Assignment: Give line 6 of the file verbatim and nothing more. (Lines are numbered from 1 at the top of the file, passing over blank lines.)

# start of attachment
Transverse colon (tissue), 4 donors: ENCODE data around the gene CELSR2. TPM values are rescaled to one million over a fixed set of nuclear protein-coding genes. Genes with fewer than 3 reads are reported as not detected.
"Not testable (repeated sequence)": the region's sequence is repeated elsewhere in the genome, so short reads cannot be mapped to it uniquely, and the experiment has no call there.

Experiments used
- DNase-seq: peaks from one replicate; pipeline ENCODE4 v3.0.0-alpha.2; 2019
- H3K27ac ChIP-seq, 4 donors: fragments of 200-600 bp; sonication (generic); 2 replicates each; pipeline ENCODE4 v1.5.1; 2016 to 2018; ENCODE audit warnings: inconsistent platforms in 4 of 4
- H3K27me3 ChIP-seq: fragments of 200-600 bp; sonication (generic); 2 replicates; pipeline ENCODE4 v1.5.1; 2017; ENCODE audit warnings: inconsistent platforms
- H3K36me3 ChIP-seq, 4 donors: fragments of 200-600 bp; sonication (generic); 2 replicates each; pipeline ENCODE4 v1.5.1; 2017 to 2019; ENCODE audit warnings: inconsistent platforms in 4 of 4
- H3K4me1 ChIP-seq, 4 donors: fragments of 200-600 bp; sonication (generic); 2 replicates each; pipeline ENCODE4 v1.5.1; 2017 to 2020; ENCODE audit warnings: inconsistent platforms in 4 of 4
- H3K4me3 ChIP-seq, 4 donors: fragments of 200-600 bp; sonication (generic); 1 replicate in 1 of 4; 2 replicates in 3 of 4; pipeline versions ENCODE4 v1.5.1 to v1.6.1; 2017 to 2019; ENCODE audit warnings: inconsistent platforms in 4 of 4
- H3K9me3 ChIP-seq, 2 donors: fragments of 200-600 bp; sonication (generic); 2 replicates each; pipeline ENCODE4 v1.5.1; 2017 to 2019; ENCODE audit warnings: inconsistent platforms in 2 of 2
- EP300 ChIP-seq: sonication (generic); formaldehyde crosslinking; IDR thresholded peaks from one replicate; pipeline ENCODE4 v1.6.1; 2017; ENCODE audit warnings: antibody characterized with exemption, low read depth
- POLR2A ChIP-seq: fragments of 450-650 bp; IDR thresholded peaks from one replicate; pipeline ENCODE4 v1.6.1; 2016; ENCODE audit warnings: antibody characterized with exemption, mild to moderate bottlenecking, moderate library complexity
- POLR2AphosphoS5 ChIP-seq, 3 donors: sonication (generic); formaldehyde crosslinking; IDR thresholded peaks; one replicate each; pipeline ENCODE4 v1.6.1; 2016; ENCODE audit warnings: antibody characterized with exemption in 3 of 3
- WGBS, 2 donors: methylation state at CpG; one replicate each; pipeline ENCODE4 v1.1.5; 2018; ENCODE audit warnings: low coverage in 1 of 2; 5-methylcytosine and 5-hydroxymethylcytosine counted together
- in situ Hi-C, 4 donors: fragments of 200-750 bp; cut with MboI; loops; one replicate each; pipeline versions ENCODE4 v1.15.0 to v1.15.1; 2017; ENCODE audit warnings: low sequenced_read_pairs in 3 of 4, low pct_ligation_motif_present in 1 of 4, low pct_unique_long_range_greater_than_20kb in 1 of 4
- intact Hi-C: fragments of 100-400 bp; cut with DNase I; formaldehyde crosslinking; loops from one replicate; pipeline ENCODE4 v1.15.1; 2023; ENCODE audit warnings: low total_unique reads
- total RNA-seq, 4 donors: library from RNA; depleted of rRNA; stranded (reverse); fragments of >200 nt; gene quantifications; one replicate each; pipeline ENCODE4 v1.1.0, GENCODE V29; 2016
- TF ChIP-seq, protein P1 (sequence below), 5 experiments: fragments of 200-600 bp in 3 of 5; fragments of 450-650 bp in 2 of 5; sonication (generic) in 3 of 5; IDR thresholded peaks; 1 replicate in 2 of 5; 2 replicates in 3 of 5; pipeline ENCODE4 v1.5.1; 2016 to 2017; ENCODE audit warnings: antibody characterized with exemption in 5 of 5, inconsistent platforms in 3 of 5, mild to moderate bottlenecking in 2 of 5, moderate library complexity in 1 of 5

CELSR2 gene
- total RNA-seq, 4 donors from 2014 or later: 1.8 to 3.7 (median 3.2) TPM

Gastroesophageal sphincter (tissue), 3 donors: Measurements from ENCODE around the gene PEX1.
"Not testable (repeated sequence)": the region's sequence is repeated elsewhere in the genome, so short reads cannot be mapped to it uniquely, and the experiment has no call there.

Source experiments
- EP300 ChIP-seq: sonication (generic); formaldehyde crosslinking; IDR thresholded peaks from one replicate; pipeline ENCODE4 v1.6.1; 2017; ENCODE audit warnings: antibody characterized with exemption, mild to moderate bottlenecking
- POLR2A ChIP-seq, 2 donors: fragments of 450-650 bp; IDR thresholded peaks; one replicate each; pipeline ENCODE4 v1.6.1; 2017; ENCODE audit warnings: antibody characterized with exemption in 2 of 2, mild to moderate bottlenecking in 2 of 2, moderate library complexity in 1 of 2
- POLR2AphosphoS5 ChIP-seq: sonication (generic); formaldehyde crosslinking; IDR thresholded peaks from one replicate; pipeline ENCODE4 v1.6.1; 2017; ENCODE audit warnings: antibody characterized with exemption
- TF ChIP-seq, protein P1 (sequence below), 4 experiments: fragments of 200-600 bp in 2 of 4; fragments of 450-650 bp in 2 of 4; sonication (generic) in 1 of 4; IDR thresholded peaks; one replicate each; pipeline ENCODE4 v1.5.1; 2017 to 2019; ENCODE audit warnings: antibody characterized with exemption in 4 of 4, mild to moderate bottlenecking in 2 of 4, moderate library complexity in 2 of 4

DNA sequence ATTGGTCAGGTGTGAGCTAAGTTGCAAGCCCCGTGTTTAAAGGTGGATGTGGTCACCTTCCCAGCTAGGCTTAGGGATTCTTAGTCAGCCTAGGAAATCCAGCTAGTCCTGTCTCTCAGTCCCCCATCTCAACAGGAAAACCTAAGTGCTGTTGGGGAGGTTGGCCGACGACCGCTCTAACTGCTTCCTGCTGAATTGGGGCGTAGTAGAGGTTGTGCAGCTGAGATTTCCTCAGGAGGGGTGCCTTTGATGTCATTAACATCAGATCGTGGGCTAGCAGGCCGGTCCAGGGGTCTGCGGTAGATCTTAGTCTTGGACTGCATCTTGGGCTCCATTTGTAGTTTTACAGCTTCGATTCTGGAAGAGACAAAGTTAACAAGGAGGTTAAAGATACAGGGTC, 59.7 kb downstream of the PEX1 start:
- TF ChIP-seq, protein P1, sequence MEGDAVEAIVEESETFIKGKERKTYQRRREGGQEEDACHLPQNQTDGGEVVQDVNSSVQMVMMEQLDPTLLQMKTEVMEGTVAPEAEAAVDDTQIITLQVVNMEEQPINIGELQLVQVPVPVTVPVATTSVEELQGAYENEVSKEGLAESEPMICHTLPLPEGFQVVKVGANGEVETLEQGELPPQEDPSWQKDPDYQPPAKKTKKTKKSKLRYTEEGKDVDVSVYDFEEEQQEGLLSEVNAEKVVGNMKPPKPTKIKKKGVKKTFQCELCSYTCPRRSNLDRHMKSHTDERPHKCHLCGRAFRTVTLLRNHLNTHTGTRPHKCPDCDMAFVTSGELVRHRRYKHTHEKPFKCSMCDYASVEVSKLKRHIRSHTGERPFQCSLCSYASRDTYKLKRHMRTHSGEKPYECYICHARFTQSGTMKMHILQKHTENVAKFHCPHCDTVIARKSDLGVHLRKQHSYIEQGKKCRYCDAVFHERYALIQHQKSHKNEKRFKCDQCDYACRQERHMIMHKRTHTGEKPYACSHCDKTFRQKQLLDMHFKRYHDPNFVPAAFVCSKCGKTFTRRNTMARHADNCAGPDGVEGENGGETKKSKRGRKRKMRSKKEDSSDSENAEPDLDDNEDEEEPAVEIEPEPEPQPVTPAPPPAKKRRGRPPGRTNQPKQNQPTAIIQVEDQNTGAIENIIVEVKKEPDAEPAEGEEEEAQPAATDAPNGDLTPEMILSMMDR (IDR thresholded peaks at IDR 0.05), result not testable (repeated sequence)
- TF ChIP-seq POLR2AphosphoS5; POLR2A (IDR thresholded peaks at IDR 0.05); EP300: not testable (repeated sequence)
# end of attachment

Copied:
- H3K27me3 ChIP-seq: fragments of 200-600 bp; sonication (generic); 2 replicates; pipeline ENCODE4 v1.5.1; 2017; ENCODE audit warnings: inconsistent platforms